Then two days of rain made fishing too uncomfortable. The two youths working as game wardens showed me about ten miles of the river. Mentioning my broken rod guide, one of them quickly fashioned a makeshift guide from some wire, twine, and black tape.
Now time was running out. Here I was on the Dean without a steelhead to take back with me. As I turned in for the night, my only thoughts were of the bear we had seen and the steelhead that I intended to hook and land tomorrow.
Before sunrise, I ate breakfast, broke camp and stowed my gear in my packsack. Only my steelhead pole, reel, and small tackle box remained. No point in fly-fishing. If I hooked a big one, I was going to land it.
Two hours until my rendezvous with Felix.
My best chance to hook one, I thought, a pink 'spin and glow' with fifteen-pound test line. Bottom bouncing — with pencil lead and surgical tubing. No swivels — no leaders, just straight line and my Avon Royal reel for best control of a hooked fish, but no strain on the line. Fight it until it beaches itself with the ten-foot steelhead pole.
Creep to the gravel bar. Get up slowly. Short casts and then longer casts at the top of the run. Work slowly down the river. Short casts and then longer casts. Try the far side with a really long cast. Short cast, medium cast, the middle of the river, the middle of the run.
Mid-morning in the summer on the Dean River — 9:00 AM. One hour left.
Then my rod bends over with a powerful tug. The reel drum screeches in my right hand. The fish swims straight toward the opposite shore of the river. Within twenty yards of the opposite shore, he turns suddenly and swims straight towards me. It's no spring! But it sure felt heavy, like a spring.
Now my reflexes are there. I reel in and let out the line, whatever the whim of the fish, applying as little pressure as possible. On its own, the fish makes three round trips to the opposite shore and back. Still applying no pressure, but each run shorter than the last.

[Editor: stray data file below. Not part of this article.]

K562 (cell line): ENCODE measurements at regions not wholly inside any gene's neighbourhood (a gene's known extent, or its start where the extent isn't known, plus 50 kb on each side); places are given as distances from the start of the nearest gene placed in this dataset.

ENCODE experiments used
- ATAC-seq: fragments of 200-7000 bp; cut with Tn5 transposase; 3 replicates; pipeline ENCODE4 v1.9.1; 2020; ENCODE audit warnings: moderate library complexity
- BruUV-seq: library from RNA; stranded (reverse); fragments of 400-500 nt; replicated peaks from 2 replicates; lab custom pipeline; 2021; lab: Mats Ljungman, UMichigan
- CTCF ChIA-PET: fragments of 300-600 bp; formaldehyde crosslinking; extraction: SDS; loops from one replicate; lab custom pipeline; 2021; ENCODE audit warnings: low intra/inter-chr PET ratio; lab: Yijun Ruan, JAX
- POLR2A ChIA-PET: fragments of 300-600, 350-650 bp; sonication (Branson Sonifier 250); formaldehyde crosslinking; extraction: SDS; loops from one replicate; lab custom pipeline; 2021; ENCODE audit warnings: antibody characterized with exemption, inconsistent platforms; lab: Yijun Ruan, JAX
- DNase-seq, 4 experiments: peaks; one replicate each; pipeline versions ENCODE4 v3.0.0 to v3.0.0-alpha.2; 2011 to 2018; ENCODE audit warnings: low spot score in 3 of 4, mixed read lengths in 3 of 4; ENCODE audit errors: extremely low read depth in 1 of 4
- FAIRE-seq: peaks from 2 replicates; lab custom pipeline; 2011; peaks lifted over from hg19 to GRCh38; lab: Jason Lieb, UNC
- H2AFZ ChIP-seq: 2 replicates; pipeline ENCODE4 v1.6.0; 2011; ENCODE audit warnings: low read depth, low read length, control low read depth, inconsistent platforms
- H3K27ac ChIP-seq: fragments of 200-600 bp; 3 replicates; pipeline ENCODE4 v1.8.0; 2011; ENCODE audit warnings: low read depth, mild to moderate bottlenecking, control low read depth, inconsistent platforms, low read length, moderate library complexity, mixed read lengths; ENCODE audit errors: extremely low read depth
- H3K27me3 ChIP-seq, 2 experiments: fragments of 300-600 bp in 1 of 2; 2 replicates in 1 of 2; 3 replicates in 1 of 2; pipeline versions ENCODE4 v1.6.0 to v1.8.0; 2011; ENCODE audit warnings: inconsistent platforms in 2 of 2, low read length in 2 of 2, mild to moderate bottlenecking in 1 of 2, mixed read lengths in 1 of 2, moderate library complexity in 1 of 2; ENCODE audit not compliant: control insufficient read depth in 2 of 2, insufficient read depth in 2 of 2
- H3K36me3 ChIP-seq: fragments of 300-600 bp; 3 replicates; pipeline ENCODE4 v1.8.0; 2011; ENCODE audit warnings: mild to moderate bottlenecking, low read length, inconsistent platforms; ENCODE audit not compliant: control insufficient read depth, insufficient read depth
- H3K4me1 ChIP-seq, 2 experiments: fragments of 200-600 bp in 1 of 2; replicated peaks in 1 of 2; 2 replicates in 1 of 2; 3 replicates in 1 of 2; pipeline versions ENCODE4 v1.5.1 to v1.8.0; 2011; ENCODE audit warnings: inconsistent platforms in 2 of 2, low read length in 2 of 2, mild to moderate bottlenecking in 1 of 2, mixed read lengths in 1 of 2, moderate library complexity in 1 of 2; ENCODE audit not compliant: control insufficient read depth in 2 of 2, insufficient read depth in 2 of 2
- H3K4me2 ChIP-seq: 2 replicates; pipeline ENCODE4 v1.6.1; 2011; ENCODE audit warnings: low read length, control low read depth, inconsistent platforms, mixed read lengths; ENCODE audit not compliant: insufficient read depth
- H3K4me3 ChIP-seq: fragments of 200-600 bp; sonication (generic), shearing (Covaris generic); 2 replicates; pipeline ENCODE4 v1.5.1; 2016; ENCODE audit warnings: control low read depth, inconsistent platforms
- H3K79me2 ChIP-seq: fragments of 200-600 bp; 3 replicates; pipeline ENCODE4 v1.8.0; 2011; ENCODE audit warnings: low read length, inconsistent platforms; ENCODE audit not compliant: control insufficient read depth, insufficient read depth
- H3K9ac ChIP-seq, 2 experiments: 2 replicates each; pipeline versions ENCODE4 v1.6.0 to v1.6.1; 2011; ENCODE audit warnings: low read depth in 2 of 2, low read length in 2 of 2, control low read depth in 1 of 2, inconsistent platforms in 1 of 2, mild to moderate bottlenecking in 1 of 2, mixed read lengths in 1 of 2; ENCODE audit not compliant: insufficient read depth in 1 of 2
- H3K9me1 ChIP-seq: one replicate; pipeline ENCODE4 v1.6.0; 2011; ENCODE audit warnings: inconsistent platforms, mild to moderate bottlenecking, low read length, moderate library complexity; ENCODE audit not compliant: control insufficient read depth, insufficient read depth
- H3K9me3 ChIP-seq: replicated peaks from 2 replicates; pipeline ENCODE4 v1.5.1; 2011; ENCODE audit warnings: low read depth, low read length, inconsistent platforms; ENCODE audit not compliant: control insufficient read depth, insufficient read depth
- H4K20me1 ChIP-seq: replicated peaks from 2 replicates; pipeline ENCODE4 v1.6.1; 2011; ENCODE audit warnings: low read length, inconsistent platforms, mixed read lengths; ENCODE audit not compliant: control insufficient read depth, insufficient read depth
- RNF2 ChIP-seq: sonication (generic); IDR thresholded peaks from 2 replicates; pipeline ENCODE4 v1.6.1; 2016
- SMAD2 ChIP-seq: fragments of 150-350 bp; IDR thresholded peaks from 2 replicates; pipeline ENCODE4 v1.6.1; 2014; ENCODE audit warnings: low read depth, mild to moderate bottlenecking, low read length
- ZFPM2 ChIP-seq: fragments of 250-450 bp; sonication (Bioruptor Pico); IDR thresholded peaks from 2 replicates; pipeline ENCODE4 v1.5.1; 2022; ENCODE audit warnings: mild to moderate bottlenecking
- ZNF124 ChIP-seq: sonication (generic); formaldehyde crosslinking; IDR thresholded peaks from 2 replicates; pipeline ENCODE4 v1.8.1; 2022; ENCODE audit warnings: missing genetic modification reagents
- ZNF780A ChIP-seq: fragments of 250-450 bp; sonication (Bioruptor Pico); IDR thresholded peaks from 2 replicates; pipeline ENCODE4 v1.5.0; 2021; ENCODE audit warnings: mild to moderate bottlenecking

Then, struggling into the gravely shallows, the fight is at an end. I step back and pull with my rod. The steelhead, glistening silver, wriggles and flops onto the gravel bank.
Check the time: 9:30 AM. One-half hour to land this fighting, elusive, summer Dean River steelhead. Mid-summer, 1978.
A few minutes later, while still catching my breath, I hear Felix honking.
"Over here," I shout.
Felix and one of the game wardens appear above the brush along the river's edge.
"Bring your scale."
Sure enough, I had done it. A summer-run, doe steelhead. Nineteen pounds, and one ounce. The heaviest fish weighed in that season, according to Felix and the game wardens.
Not the heaviest steelhead that I have caught. But now I can say that, pound-for-pound, the Dean River summer steelhead is the best fighting fish I have encountered.
Works Cited and Consulted
Wiens, Elmer G. "Summer Success on the Dean." British Columbia Sport Fishing. Oct.-Nov, 1989: 12-13.
Wiens, Elmer G. "Summer Steelhead on the Dean." British Columbia Sport Fishing. Aug.-Sept, 1993: 54-55.